Rate this book

Infinite Progress: How The Internet And Technology Will End Ignorance, Disease, Poverty, Hunger, And War (2013)

by Byron Reese(Favorite Author)
3.34 of 5 Votes: 2
1608324044 (ISBN13: 9781608324040)
Greenleaf Book Group Press
review 1: This book is basically one long love story to the internet.As the title suggests, Byron Reese writes how he believes that the internet and technology is leading us towards the end of ignorance, disease, poverty, and hunger: the official worry list in the pocket of every person in the 21st century, and way back before. Reese makes out pessimism as dangerous to society. He explains how there is reason to be optimistic about a bright future.This book can be read linearly, but its chapters can also be read in random order, as long as you read the first chapter to begin with. The first chapter opens the book describing an optimist’s reasoning, and sets up predictions and arguments for technology that will be referred to in later chapters. The first chapter will also give yo... moreu a good idea of the mindset you’re getting into. If you can survive the sheer force of optimism that gushes into your brain in the first chapter, then you will survive the rest of the book.Reese revisits this idea of a Digital Echo: that tracks, transcribes, and analyzes your every move. A GPS tracking your location- did you just exit that movie theater? Recording everything you say- want to replay your conversation? Sensors tracking your physiological responses- did you smile? Did your eyes dilate? This idea includes technology to record who you’ve met, what you’ve eaten, where you’ve been, and the list goes on. The idea is to have this information recorded and stored to extract data from, whether it’s recorded anonymously for researchers or to aid the public, or personally by the user. (Anonymously would be for the purpose of a statistic: “how many people have left this movie”, or to compare data from one person’s Echo to the next, if you are researching an issue and are making correlations from the entire log of someone’s life- what they’ve eaten or where they’ve been- that can be traced back to the cause of the issue.)In the chapter “The End of Ignorance,” Reese says “I am convinced we will permit data about our every movement, action, and word to be passively stored, and we will anonymously share that data for the betterment of society.” This is an interesting concept, but when Reese also says “At some point while reading this book, some part of the future I describe may have been unsettling to you,” at the end of the book, and of course I think of this Echo idea.Reading the ideas of technological advancement in the future is interesting, if they don’t seem too far-fetched. (Such as a spoon that alerts you to a substance in your food that you are sensitive to- and also is connected to your Echo.) But then, if you were in the 15th century, wouldn’t people accuse you of being a witch for having small-talk with Seri? There are so many advancements humankind has made that would be unimaginable even to the people of only a couple years ago.Following the famous quote by Isaac Newton “If I have seen farther than others, it is because I have stood on the shoulders of giants,” I’m going to say that standing on the shoulder of giants is what knowledge and progress is all about. Knowledge builds on itself, and continues to push discoveries forward. Just imagine placing the great minds of the past into the modern day of technological advancement. Way back when some great scientists and doctors had only barbaric conventional ways and minimal information to go from- the shoulders they were given to stand on were short. Just imagine if you were to bring them here, and give them the internet. Reese writes in his book, to dig in the significance of the internet: “Imagine if Hippocrates had a fraction of this. If Jenner had had email, if Pasteur an electron microscope, Salk a genetic sequencer.” With our technology, scientists are enabled to communicate and share information around the world more easily.This book is easy to follow, exciting to read, and the narrative is appropriately humorous.If you want to get excited about the future of humankind, and want realistic reasons to back your optimism, you should own this book.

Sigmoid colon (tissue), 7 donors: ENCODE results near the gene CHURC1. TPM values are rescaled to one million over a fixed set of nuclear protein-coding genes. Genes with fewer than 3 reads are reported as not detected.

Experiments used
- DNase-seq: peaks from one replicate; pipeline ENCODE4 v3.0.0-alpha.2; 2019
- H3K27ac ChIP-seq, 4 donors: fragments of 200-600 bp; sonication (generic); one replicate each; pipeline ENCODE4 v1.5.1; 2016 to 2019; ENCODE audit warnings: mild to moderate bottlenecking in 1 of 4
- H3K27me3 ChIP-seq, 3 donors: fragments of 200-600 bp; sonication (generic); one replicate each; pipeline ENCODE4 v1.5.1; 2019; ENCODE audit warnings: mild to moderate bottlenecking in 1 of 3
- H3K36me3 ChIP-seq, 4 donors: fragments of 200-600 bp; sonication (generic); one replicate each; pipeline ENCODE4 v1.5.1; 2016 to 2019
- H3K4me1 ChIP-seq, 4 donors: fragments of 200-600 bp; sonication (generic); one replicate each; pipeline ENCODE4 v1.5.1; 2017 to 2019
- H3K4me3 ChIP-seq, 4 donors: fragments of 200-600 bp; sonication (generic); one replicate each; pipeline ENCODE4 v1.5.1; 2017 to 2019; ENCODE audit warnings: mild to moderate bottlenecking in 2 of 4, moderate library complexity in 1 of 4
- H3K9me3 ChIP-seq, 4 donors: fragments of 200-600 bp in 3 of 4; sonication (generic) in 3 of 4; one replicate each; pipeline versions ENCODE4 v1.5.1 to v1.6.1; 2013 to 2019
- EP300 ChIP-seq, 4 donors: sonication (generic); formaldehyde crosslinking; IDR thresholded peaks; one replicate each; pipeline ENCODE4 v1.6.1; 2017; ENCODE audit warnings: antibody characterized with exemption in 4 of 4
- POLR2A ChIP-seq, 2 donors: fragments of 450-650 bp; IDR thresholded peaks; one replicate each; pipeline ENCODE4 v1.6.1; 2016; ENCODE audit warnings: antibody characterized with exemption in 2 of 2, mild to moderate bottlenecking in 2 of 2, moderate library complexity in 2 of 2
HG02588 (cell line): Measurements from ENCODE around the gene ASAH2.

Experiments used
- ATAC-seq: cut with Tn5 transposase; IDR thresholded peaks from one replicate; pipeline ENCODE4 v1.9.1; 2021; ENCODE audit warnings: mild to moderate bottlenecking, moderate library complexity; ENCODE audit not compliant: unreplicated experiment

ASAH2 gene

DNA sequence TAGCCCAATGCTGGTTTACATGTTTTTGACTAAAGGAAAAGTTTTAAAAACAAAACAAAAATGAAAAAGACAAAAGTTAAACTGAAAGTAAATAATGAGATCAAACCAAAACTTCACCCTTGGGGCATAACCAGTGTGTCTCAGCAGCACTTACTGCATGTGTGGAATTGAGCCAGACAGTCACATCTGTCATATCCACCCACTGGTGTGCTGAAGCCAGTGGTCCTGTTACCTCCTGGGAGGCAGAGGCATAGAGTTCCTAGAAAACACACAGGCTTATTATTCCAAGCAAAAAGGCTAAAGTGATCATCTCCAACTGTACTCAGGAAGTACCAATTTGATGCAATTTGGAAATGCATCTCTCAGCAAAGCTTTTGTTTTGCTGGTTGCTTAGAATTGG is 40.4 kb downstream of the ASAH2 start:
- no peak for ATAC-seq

review 2: This book captured my interest from the very first page and held it to the last. I admit I was always seeing the bleaker future...after all, with all the postapocalyptic books and grey predictions, it's hard to keep up hope for the better future. However, this book gave me that hope. The author used many logical possible steps to show, how will life grow better, not worse. I see a few snags...and many opportunities for human destruction...but if we manage to survive, this is the possible future I hope we arrive at. The author himself is optimistic. Not blind and certainly not ignorant of today's problems. Just...optimistic.Well written, valid thoughts, humor in all the right places, and an important point - the world of tomorrow is probably going to be a good one. less
Reviews (see all)
This book was so optimistic that reading it was like eating an entire chocolate cake in one sitting.
Too boring to finish. Largely superficial book filled with banalities and ridiculous hype.
tools are tools-who and how they use them is what matters
Write review
Review will shown on site after approval.
(Review will shown on site after approval)